So you want to sell your own house? Perhaps you want to save money on a commission that would be paid to a broker. Perhaps you are one of those individuals that believe that selling a home is a simple process because it appears so easy on TV. I understand it’s probably not as difficult as performing a root canal on yourself, but if attempted without preparation it might feel like you attempted the aforementioned.
The first thing to consider when selling your own house is to determine what the current market is like in your local area. This does not mean you should buy a copy of the Wall Street Journal and try to extrapolate what your local market is like based on national or worse yet, international trends. Some markets never experienced a large up or down over the last decade despite what was going on elsewhere. So how can you find out information that is pertinent to the local area? One way is to contact a local real estate agent and ask, but that can bring on some unwanted pressure to list with them instead; which I actually suggest for the vast majority of homeowners. Another way is to check local papers that may disclose certain statistics such as average days on market, a comparison of sales prices to listing prices (they are rarely the same, except perhaps in a hot market), and local interest rates. Now what do you do with all this information? For now hold onto it, as we will be using it to help price your home wholesale pipes.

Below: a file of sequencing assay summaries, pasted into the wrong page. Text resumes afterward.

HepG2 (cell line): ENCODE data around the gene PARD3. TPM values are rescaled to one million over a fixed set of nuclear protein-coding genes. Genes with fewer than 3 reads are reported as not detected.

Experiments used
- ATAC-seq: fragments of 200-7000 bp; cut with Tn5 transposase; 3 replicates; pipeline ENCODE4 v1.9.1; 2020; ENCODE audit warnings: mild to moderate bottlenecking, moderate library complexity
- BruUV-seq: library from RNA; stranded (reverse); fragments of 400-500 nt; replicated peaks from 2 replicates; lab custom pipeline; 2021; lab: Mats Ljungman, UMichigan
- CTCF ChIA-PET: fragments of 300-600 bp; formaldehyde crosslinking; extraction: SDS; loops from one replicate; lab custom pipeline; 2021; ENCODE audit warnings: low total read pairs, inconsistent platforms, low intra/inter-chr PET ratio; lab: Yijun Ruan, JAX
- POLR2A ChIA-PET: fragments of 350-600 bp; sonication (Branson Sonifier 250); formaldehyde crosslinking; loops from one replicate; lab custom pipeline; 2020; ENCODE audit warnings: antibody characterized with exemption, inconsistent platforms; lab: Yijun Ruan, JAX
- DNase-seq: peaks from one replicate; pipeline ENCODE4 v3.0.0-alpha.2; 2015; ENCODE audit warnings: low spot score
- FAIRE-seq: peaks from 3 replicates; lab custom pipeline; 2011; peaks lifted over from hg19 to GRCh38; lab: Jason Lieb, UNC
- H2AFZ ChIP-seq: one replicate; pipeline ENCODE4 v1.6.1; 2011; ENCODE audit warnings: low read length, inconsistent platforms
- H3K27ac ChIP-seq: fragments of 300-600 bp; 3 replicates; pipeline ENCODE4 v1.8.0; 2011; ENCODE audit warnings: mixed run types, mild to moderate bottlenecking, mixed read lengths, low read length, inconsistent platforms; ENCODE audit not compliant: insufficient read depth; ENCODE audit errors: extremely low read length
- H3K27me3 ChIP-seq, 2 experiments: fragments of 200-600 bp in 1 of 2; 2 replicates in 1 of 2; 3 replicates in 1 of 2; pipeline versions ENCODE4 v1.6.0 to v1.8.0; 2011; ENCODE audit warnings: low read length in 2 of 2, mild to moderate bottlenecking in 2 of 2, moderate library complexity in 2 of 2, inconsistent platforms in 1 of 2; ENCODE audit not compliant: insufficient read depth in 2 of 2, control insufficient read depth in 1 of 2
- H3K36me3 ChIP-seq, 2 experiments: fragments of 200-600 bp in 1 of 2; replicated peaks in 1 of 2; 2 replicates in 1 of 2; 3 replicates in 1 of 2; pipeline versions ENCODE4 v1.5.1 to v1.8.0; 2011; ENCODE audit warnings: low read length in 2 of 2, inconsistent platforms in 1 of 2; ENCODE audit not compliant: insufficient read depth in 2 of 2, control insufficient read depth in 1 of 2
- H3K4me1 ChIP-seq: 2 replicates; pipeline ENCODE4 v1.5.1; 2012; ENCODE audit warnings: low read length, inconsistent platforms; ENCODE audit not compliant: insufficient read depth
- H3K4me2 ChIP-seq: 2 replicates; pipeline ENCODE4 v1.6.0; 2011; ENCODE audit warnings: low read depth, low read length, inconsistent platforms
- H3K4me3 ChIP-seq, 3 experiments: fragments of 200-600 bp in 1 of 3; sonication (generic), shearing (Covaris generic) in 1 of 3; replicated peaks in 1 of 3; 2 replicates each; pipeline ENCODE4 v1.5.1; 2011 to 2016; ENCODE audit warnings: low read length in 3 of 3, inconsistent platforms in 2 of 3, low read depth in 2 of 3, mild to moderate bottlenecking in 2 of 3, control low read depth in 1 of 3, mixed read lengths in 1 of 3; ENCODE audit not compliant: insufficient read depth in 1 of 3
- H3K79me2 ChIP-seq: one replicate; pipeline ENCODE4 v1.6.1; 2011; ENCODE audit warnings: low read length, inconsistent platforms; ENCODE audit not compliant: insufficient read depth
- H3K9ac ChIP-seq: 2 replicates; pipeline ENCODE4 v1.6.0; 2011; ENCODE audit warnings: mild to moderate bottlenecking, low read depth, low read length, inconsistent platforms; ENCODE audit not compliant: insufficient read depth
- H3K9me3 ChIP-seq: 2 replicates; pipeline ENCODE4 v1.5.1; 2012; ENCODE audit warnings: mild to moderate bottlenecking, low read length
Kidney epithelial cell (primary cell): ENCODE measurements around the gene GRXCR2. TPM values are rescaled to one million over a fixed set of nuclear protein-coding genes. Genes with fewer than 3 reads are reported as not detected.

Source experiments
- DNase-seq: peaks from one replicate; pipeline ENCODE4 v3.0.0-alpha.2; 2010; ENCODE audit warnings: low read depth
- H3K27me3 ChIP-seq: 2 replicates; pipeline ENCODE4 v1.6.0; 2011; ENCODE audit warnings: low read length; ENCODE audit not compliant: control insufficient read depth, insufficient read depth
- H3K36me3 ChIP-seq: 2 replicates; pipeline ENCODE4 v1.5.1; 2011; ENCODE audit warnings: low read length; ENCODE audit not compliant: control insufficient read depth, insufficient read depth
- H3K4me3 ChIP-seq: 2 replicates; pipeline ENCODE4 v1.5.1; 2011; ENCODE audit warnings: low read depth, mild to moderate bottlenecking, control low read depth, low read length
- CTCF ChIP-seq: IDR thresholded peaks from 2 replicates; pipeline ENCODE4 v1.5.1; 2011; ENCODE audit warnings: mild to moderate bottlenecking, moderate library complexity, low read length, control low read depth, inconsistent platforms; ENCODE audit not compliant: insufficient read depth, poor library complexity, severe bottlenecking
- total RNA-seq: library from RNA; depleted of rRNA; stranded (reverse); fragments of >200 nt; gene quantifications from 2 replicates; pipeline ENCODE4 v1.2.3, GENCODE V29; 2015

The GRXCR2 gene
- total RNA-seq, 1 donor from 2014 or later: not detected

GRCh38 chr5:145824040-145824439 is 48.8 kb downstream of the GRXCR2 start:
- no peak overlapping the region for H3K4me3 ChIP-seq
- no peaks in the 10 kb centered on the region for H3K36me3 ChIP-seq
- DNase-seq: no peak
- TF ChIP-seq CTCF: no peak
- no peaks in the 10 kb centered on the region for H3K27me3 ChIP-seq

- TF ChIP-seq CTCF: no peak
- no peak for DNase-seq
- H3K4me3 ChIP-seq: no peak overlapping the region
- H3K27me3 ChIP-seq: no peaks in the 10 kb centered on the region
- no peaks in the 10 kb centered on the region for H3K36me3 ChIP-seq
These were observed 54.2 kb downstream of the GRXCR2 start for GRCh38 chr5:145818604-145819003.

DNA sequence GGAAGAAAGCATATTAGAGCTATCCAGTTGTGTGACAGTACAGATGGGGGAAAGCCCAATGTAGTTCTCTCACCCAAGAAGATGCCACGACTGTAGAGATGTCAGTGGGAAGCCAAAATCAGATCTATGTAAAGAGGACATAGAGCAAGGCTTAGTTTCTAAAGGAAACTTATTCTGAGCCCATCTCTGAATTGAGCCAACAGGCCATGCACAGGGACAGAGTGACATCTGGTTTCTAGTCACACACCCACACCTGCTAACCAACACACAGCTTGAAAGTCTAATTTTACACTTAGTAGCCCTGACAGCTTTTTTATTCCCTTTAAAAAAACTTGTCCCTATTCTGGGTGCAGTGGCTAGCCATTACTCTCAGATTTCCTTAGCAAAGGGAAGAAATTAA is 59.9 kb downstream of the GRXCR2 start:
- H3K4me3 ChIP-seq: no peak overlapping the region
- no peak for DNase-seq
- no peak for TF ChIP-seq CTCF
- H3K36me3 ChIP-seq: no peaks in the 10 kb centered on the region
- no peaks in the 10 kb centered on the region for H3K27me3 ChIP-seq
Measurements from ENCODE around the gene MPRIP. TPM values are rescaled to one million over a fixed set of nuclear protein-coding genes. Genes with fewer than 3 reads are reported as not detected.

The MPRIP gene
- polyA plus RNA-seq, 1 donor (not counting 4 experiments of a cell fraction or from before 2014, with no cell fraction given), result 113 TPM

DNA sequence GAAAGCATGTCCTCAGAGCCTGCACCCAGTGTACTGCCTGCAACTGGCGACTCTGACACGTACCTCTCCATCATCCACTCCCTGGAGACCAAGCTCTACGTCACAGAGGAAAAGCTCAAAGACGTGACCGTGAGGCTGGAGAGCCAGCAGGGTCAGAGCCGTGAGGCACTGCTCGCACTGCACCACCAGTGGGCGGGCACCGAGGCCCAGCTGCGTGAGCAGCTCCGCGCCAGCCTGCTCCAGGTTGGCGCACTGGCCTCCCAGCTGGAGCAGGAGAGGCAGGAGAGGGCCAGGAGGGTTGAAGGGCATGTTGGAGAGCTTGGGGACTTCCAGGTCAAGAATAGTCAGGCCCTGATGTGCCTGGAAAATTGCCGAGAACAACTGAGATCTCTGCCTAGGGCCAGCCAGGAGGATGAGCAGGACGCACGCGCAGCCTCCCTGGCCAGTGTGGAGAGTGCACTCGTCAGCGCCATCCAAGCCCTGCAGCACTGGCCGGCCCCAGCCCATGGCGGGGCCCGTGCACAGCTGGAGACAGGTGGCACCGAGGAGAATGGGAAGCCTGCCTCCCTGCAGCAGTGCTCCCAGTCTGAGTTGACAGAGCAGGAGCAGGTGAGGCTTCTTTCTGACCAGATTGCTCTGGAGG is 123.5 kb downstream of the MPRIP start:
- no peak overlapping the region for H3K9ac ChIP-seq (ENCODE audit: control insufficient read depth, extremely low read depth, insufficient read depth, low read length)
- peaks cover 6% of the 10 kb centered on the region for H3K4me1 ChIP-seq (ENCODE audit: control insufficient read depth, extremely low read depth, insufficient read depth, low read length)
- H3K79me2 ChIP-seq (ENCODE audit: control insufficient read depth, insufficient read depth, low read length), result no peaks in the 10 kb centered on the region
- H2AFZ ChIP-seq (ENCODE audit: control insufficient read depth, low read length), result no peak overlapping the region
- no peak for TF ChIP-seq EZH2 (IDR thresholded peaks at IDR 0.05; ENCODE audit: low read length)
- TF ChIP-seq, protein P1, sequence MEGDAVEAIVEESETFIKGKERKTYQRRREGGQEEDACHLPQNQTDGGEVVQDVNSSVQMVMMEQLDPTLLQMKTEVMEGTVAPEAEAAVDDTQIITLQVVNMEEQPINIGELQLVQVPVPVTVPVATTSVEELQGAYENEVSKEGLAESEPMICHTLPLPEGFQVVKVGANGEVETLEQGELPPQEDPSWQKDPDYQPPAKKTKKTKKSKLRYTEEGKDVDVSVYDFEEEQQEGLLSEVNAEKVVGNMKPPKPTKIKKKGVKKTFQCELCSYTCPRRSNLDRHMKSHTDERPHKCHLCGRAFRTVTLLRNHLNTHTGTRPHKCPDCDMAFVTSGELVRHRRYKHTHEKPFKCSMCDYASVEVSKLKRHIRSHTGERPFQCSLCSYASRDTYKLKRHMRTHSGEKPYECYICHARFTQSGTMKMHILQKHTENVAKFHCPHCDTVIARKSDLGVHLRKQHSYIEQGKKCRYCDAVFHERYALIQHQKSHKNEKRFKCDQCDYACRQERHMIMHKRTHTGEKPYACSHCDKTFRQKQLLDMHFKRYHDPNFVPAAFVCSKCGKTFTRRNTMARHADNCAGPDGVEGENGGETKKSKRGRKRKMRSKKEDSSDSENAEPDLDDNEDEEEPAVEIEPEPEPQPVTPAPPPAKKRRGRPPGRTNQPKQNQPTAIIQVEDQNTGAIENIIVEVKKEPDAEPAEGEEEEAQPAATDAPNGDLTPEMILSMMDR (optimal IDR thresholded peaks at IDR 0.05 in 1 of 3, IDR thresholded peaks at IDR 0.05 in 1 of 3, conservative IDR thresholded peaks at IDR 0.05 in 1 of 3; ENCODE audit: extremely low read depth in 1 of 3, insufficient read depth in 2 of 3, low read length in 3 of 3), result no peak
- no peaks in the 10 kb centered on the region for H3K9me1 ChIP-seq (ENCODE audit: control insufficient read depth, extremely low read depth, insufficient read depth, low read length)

Once we have gathered some basic data the next step is to start finding some comparable properties. A comparative market analysis is the most accurate way to price a “normal” home. It may not be the best way to assess the value of a new home, historic home, income property, or commercial property. What you will want to do is gather the SOLD price of at least SIX comparable homes, that have sold in the last 6 months. If you use home sales older than that, you risk the comparison not being very accurate. Comparable homes should be as similar to your home as possible, but do not have to be identical. These homes should be in the same school district, zip code, and if possible same housing complex if applicable. Explaining exactly how to do this process can be very verbose, so what I will say is that for an amateur analysis make sure your home is priced less than homes offering greater amenities and size and greater than homes offering less size or that are not as updated. Knowing exactly how much these differences effect the price of your home from the comps takes market knowledge that most homeowners don’t have. Remember that money spent on renovations does not correlate 100% to an increase in value.
Ok, so we now have an idea about the list price. The next thing we need to do is go back to what is happening in the local market. If homes are selling fast, I would suggest sticking near your estimated price for a quick sale of your home. If homes are selling at an average rate 3- 6 months (again average is different depending on location) I’d consider sticking at your estimate list price or as much as ten percent less if you are hoping for a quick sale. If homes are not selling on average in less than 120 days, as a for sale by owner you will need to price yourself well below the competition 10% or more. My reasoning for this is that highly marketed homes are not selling, where your home will have a fraction of the advertising versus those listed with a broker. You will need an edge to beat out the competition.